The Local Intranet security zone sets Web content permissions on the local network. The default security level is Medium-Low. You can configure this zone by completing these steps:

  1. In the Internet Properties dialog box, click the Security tab and then click Local Intranet in the zone list.

  2. Next define which sites are included in the Local Intranet zone by clicking Sites. This displays the Local Intranet dialog box, shown in Figure 1.

    Image from book
    Figure 1: If automatic detection doesn't work, optimize the Local Intranet settings for your environment by including or excluding various options.

  3. By default, Internet Explorer attempts to automatically detect whether the user is on the intranet network and if so, sets address checking appropriately. If Windows Vista is unable to detect the intranet network automatically, you may need to manually configure the intranet zone settings. To do this, clear Automatically Detect Intranet Network and then include or exclude local (intranet) sites not listed in other zones, sites that bypass the proxy server, and network paths (UNCs). To include a resource, select the related check box. To exclude a resource, clear the related check box.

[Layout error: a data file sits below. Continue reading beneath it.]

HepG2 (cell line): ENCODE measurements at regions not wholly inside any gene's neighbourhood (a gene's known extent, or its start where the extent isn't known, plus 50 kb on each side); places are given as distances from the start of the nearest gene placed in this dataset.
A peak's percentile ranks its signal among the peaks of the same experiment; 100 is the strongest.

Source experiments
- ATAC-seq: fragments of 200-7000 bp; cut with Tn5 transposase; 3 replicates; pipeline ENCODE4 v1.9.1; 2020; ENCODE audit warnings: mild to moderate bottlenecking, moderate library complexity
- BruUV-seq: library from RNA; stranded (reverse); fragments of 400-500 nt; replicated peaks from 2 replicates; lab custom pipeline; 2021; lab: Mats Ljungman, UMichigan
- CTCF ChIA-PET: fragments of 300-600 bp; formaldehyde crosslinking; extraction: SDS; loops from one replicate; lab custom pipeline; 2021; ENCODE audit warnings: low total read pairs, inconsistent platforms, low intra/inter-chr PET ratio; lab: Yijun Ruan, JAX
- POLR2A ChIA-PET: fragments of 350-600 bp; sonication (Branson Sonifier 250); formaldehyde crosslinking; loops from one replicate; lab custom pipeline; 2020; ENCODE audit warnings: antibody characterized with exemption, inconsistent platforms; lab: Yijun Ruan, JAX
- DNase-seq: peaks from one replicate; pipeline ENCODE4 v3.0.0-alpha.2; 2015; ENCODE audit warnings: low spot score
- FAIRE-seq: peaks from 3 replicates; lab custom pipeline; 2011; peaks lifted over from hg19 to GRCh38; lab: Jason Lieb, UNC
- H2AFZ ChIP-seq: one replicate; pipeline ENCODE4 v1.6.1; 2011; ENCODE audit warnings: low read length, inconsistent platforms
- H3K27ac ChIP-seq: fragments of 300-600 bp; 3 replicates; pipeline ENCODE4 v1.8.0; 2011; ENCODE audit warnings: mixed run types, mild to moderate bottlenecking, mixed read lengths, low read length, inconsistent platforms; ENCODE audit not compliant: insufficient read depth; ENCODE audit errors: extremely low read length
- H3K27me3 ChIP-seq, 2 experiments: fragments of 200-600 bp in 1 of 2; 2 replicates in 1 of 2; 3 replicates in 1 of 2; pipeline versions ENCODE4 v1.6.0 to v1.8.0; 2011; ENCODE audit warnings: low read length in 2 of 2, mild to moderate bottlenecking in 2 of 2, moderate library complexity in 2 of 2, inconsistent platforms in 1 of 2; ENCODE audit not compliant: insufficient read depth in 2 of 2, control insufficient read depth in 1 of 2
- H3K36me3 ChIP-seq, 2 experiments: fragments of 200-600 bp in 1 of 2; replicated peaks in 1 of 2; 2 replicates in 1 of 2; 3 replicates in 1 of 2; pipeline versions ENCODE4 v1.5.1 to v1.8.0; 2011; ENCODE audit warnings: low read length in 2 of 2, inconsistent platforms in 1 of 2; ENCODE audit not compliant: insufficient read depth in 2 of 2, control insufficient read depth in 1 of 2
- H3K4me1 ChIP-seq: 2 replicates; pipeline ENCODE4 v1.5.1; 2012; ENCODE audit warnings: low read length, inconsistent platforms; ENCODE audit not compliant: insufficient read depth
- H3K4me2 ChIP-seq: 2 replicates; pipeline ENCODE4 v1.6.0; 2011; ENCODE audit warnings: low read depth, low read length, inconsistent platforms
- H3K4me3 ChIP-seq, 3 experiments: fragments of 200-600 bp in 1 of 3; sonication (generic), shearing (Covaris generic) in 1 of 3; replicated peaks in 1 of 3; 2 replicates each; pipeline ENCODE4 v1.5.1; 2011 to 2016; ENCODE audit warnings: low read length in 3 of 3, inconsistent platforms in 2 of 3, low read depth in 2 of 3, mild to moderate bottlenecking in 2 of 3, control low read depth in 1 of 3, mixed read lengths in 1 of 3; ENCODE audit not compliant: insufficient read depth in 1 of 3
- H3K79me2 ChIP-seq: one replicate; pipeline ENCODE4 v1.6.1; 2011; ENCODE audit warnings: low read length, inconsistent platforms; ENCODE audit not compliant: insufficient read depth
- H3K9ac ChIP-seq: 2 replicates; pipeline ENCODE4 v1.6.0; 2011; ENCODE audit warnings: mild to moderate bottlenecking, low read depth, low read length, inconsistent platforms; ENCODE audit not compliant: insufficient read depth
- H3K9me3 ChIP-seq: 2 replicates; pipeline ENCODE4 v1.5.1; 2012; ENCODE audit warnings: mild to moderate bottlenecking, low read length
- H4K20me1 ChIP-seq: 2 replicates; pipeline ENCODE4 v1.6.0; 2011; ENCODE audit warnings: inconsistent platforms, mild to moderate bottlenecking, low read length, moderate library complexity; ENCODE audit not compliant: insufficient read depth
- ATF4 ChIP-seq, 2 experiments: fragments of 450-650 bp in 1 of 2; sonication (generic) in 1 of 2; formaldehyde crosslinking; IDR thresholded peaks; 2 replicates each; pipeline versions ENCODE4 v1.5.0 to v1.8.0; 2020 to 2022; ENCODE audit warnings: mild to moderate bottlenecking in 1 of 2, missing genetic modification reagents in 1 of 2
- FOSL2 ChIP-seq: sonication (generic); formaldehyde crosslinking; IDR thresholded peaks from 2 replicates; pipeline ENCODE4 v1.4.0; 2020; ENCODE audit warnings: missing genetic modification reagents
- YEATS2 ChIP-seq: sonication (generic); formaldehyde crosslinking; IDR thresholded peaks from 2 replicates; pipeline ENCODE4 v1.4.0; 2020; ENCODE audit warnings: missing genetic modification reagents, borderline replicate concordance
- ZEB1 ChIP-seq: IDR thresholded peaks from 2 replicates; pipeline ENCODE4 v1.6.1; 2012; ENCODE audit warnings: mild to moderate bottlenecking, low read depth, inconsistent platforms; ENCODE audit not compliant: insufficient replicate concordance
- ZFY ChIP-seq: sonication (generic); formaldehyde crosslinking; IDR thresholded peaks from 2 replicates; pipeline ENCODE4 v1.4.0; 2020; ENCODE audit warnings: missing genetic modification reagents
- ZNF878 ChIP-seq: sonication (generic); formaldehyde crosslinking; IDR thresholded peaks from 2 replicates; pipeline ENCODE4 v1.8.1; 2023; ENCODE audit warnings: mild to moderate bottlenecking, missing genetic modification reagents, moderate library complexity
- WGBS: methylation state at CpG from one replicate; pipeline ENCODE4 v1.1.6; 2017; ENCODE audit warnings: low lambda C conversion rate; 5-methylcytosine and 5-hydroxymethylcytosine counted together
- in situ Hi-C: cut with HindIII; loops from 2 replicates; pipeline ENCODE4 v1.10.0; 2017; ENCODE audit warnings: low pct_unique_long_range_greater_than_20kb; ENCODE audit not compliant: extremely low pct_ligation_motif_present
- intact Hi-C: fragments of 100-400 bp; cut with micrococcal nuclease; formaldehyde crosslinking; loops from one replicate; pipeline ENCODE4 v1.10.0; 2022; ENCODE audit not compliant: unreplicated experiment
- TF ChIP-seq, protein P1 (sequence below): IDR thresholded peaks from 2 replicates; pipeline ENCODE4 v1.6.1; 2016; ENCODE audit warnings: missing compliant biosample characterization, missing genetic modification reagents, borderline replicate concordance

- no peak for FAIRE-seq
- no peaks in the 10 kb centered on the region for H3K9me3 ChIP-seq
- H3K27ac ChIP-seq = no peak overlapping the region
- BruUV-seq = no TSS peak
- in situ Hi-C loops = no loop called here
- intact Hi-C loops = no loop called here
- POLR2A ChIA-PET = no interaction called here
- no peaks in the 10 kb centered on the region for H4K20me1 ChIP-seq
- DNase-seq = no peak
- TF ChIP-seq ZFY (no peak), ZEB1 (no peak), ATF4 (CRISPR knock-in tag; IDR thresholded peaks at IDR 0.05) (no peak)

4. If you want to specify additional sites for the Local Intranet zone or require secure verification using Hypertext Transfer Protocol Secure (HTTPS) for all servers in the Local Intranet zone, click Advanced. This displays a new Local Intranet dialog box, in which you can do the following:

    • q Add a site by typing its IP address in the Add This Web Site To The Zone text box and then clicking Add.

    • q Remove previously defined sites by selecting the site in the Web Sites list box and then clicking Remove.

    • q Require secure verification using HTTPS by selecting Require Server Verification (HTTPS:) For All Sites In This Zone.

  5. Click OK twice to close the Local Intranet dialog boxes.

Configuring the Trusted Sites Security Zone